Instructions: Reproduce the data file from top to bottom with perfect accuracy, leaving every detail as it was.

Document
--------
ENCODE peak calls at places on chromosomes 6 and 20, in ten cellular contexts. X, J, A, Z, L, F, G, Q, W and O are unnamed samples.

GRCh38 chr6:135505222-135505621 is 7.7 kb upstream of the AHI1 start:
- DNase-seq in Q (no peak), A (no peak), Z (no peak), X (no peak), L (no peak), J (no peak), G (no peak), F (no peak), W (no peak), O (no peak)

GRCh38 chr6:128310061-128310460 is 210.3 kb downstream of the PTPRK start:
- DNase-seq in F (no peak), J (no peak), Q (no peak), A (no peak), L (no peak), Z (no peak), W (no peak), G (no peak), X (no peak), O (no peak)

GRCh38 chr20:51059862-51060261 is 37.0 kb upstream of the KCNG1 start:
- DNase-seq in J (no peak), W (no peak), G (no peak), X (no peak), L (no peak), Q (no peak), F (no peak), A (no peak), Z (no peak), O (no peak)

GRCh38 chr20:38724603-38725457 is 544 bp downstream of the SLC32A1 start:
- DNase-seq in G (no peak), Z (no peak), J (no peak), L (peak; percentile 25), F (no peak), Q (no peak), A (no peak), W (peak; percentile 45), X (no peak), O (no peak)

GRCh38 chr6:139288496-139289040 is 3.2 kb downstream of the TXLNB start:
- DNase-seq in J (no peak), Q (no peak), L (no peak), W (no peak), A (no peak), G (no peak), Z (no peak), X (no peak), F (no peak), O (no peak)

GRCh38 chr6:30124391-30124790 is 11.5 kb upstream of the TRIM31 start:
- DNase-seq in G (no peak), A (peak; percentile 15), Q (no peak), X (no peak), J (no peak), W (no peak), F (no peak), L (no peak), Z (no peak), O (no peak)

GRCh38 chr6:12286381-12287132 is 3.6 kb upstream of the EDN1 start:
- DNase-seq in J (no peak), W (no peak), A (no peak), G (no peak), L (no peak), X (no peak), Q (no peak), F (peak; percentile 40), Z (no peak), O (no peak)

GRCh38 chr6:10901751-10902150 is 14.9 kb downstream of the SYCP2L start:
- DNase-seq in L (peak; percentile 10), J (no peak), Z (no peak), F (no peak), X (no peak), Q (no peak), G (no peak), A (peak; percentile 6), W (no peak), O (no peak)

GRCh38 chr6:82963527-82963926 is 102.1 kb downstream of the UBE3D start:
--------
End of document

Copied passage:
ENCODE peak calls at places on chromosomes 6 and 20, in ten cellular contexts. X, J, A, Z, L, F, G, Q, W and O are unnamed samples.

GRCh38 chr6:135505222-135505621 is 7.7 kb upstream of the AHI1 start:
- DNase-seq in Q (no peak), A (no peak), Z (no peak), X (no peak), L (no peak), J (no peak), G (no peak), F (no peak), W (no peak), O (no peak)

GRCh38 chr6:128310061-128310460 is 210.3 kb downstream of the PTPRK start:
- DNase-seq in F (no peak), J (no peak), Q (no peak), A (no peak), L (no peak), Z (no peak), W (no peak), G (no peak), X (no peak), O (no peak)

GRCh38 chr20:51059862-51060261 is 37.0 kb upstream of the KCNG1 start:
- DNase-seq in J (no peak), W (no peak), G (no peak), X (no peak), L (no peak), Q (no peak), F (no peak), A (no peak), Z (no peak), O (no peak)

GRCh38 chr20:38724603-38725457 is 544 bp downstream of the SLC32A1 start:
- DNase-seq in G (no peak), Z (no peak), J (no peak), L (peak; percentile 25), F (no peak), Q (no peak), A (no peak), W (peak; percentile 45), X (no peak), O (no peak)

GRCh38 chr6:139288496-139289040 is 3.2 kb downstream of the TXLNB start:
- DNase-seq in J (no peak), Q (no peak), L (no peak), W (no peak), A (no peak), G (no peak), Z (no peak), X (no peak), F (no peak), O (no peak)

GRCh38 chr6:30124391-30124790 is 11.5 kb upstream of the TRIM31 start:
- DNase-seq in G (no peak), A (peak; percentile 15), Q (no peak), X (no peak), J (no peak), W (no peak), F (no peak), L (no peak), Z (no peak), O (no peak)

GRCh38 chr6:12286381-12287132 is 3.6 kb upstream of the EDN1 start:
- DNase-seq in J (no peak), W (no peak), A (no peak), G (no peak), L (no peak), X (no peak), Q (no peak), F (peak; percentile 40), Z (no peak), O (no peak)

GRCh38 chr6:10901751-10902150 is 14.9 kb downstream of the SYCP2L start:
- DNase-seq in L (peak; percentile 10), J (no peak), Z (no peak), F (no peak), X (no peak), Q (no peak), G (no peak), A (peak; percentile 6), W (no peak), O (no peak)

GRCh38 chr6:82963527-82963926 is 102.1 kb downstream of the UBE3D start: